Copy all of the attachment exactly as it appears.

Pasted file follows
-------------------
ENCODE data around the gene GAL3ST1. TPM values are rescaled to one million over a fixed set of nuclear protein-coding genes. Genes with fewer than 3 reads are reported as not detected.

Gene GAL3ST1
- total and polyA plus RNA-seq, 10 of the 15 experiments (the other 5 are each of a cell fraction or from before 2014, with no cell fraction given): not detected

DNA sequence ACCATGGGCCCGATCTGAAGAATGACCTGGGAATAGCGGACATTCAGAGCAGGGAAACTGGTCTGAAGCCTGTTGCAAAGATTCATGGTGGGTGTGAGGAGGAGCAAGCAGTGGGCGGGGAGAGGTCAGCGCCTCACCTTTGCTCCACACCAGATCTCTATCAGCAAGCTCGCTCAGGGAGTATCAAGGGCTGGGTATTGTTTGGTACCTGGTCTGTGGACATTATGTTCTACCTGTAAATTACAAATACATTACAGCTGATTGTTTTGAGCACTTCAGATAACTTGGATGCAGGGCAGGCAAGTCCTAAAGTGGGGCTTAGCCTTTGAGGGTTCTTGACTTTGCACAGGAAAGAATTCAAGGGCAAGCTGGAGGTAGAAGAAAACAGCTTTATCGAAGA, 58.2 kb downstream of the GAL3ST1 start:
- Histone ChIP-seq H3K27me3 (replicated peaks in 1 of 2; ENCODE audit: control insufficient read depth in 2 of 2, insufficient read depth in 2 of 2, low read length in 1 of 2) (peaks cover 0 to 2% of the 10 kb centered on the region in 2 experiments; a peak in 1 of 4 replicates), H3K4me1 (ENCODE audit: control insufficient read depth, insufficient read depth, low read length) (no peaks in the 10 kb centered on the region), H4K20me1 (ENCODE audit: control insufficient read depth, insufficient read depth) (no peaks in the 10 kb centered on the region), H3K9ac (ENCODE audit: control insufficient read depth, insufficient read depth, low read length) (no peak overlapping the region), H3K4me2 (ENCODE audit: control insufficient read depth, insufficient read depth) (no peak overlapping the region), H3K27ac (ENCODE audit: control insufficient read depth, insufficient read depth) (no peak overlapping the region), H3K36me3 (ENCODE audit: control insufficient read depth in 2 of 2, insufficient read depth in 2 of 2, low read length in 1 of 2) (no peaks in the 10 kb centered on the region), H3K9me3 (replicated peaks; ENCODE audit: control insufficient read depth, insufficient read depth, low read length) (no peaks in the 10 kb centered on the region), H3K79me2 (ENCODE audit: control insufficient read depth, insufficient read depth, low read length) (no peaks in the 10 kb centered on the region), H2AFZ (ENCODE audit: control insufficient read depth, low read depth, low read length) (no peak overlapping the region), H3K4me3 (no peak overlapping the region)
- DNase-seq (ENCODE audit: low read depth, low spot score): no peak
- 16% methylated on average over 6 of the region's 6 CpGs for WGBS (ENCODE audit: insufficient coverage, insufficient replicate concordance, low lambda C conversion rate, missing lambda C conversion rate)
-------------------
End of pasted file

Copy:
ENCODE data around the gene GAL3ST1. TPM values are rescaled to one million over a fixed set of nuclear protein-coding genes. Genes with fewer than 3 reads are reported as not detected.

Gene GAL3ST1
- total and polyA plus RNA-seq, 10 of the 15 experiments (the other 5 are each of a cell fraction or from before 2014, with no cell fraction given): not detected

DNA sequence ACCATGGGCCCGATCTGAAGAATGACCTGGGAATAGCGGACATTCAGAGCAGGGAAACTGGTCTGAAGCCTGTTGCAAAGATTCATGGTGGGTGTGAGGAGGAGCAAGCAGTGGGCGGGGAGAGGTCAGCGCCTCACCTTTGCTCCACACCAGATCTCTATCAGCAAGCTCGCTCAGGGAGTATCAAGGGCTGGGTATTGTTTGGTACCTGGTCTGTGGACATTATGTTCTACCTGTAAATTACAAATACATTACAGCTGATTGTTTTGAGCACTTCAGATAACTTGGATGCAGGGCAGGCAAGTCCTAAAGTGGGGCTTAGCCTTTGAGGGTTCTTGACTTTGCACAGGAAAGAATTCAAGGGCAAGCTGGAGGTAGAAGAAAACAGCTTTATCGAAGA, 58.2 kb downstream of the GAL3ST1 start:
- Histone ChIP-seq H3K27me3 (replicated peaks in 1 of 2; ENCODE audit: control insufficient read depth in 2 of 2, insufficient read depth in 2 of 2, low read length in 1 of 2) (peaks cover 0 to 2% of the 10 kb centered on the region in 2 experiments; a peak in 1 of 4 replicates), H3K4me1 (ENCODE audit: control insufficient read depth, insufficient read depth, low read length) (no peaks in the 10 kb centered on the region), H4K20me1 (ENCODE audit: control insufficient read depth, insufficient read depth) (no peaks in the 10 kb centered on the region), H3K9ac (ENCODE audit: control insufficient read depth, insufficient read depth, low read length) (no peak overlapping the region), H3K4me2 (ENCODE audit: control insufficient read depth, insufficient read depth) (no peak overlapping the region), H3K27ac (ENCODE audit: control insufficient read depth, insufficient read depth) (no peak overlapping the region), H3K36me3 (ENCODE audit: control insufficient read depth in 2 of 2, insufficient read depth in 2 of 2, low read length in 1 of 2) (no peaks in the 10 kb centered on the region), H3K9me3 (replicated peaks; ENCODE audit: control insufficient read depth, insufficient read depth, low read length) (no peaks in the 10 kb centered on the region), H3K79me2 (ENCODE audit: control insufficient read depth, insufficient read depth, low read length) (no peaks in the 10 kb centered on the region), H2AFZ (ENCODE audit: control insufficient read depth, low read depth, low read length) (no peak overlapping the region), H3K4me3 (no peak overlapping the region)
- DNase-seq (ENCODE audit: low read depth, low spot score): no peak
- 16% methylated on average over 6 of the region's 6 CpGs for WGBS (ENCODE audit: insufficient coverage, insufficient replicate concordance, low lambda C conversion rate, missing lambda C conversion rate)